March 1, 2013


We have been back in the United States for exactly one month now and it hadn't really hit us what we were actually doing until this week. Our lives have been so busy with the move, seeing family & friends in both countries, traveling and being pregnant that it didn't set in until now once things calmed down. Obviously my husband and I are having different feelings about being in the United States because he is Italian and never lived abroad - so it's all so exciting, new and really motivating. For me being an American, returning back to my "old normal" is a different kind of feeling. I didn't realize how much I adapted to so many Italian characteristics until I came back the US. With that being said, I am VERY happy to be back here where things do seem a bit easier to manage for us and what we need for the time being. I firmly believe in the timing of things, and think that us being here is the best decision we have made.

The things we are already missing about living in Florence are:
-Walking everywhere you need to go
-Fresh foods! 
-the Aperitivo lifestyle
-long dinners without "Smart phones" & TV's
-commitment of friends

I feel like so many people in the United States claim to be "so busy" to get together, make plans, stick with them and happily follow through with showing up. People seem to be on their own agenda, packing so much into one day with no time to breathe. In Florence, we would get together with friends ALL the time - some casual nights, some festive nights, some afternoons for a walk, sometimes just for a coffee. Friends make time for you and you for them - and it was normal. Everyone is just as busy in Italy,  working their tails off too!, you just learn how to stop and cherish the good times. Here, it's not like that - at least not so far, and it really makes me sad and makes me miss my carefree lifestyle of Italy. 

The things we love about the United States:
-TARGET (sorry y'all but Target is the best thing since sliced bread)
-doctors appointments are comfortable, fast & informative (no more long lines at the ospedale!)
-24/7 drug stores
-MANI / PEDI in the awesome massage chairs for 30 usd (20 euro!)
 -The area we live in Atlanta is diverse: you have black people, white people, gay people, asian people, mexican people - acceptance of diversity is SO refreshing. 
-our perfectly clean, fresh & new apartment where everything works perfectly.
-balcony and city views
-A DRYER - doing laundry in on hour is nothing short of amazing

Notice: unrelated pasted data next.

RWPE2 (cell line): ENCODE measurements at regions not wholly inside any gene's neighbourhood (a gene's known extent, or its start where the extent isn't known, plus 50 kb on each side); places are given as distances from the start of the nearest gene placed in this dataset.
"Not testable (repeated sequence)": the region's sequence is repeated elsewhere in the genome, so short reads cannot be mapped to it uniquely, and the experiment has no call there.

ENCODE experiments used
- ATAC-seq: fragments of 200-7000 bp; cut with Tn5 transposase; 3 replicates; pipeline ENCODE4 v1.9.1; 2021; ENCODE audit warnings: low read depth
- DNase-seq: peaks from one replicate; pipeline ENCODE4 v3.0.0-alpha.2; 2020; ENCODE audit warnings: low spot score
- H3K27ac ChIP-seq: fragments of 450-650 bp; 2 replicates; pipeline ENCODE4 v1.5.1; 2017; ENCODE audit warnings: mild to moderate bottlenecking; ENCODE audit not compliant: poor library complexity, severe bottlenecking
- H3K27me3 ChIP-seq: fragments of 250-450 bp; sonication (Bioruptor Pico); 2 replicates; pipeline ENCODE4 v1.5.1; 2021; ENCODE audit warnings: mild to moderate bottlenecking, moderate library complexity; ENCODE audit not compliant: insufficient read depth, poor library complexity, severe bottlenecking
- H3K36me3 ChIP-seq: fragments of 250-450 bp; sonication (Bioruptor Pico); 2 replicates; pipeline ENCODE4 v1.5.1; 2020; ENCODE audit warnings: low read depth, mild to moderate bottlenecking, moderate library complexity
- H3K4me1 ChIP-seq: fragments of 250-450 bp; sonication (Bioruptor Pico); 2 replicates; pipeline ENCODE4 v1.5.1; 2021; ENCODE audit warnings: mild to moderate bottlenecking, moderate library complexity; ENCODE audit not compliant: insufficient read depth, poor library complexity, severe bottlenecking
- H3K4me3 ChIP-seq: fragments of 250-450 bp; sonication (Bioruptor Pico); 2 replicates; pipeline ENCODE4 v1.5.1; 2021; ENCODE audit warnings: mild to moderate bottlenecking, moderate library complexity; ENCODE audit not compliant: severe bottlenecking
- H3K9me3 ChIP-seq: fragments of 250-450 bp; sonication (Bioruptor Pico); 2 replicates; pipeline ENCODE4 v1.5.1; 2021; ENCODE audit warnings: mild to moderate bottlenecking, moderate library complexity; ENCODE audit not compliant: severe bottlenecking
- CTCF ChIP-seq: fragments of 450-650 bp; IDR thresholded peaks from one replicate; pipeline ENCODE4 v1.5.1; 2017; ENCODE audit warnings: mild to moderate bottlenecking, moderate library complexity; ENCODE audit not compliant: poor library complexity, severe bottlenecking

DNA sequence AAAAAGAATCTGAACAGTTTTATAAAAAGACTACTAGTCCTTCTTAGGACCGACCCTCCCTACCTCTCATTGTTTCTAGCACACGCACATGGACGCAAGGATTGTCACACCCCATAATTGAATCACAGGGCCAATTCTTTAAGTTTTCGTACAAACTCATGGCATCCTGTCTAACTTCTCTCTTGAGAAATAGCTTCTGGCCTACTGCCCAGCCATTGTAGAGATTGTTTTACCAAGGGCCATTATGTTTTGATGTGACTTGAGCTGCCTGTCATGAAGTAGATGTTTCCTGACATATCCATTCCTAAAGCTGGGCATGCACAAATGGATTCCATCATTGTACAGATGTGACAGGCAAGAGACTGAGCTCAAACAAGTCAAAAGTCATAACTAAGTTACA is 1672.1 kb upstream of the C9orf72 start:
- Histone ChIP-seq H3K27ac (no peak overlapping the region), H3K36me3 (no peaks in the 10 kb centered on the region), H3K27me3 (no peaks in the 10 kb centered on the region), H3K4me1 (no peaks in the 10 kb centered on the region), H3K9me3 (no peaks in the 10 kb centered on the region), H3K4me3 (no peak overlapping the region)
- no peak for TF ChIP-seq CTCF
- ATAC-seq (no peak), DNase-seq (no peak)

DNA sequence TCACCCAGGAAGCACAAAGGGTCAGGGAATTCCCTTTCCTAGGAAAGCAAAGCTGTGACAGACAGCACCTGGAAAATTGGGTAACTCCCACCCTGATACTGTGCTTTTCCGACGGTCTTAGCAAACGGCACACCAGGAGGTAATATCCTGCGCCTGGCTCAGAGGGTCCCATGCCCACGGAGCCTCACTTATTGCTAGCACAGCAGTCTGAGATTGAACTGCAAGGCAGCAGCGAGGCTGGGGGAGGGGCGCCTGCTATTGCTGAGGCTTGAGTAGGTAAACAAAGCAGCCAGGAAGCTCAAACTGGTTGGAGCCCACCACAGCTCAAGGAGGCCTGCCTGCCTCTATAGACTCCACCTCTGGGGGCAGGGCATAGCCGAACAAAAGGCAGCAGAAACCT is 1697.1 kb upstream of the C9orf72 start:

-home furnishing stores galore (Crate & barrel, Z Gallerie, West Elm!!!) it's so much fun decorating again!

We feel like if we could combine both lifestyles we would have utopia. But I suppose that is what all of this journey is about - finding the balance & good things about both places and concentrating on that. We hope to bring as much of our Italian lifestyle to the United States with our friends & family. Walk more, eat fresh, always remember to slow down and cherish the good things with the people you love - the rest of the "stuff" works itself out. 

Here are some new photos of our family, new neighborhood & new apartment! 
Midtown photo credit : Karolina Morsillo


Kacie said...

So glad you updated; I was wondering how the move was going! :-)

Anonymous said...

What you write about people not having time for anything is exactly the same in Denmark and one of the things I can't stand. I have to "book" my friends weeks ahead when I go back home on vacation, even if it's just for couple of hours one afternoon. They all need a couple of lessons in being a bit more spontaneous and enjoying the moment instead of constantly looking ahead and making plans for the future. Good to hear you like it back home though. I'll stay in Italy and be spontaneous :-)

The Wanderfull Traveler said...

Congrats on the move, having a dryer and getting back to familiar habits with a mind to make it better.
I am very excited to be getting a Target here in my town. I have yet to even have been in one!


Anonymous said...

OMG, my (Italian) boyfriend and I used to get into spats about the "social commitments are sacred" thing all the time in the early stages. As an American, I was used to a last minute "I'm tired/busy" excuses not to do something. I pulled them and so did my (American) friends. No biggie for me. For him: 'che figura di merda!' 'when you're invited and say yes, you HAVE to go.' He wrote off so many of my friends, initially, saying they were cretini, uncaring flakes, basically. Piano, piano I saw how things were done in Italia and by Italians and now I'm the one getting annoyed when my friends bail or are wishy washy on impegni! lol.

MsBeas said...

I loved those things about Italy too...even for the short time we were there!

Sonia @ My Sweet Monkey said...

How I envy you and the fact that you're near a Target again! (as well as home decor stores!) Glad you guys are adjusting nicely. xo

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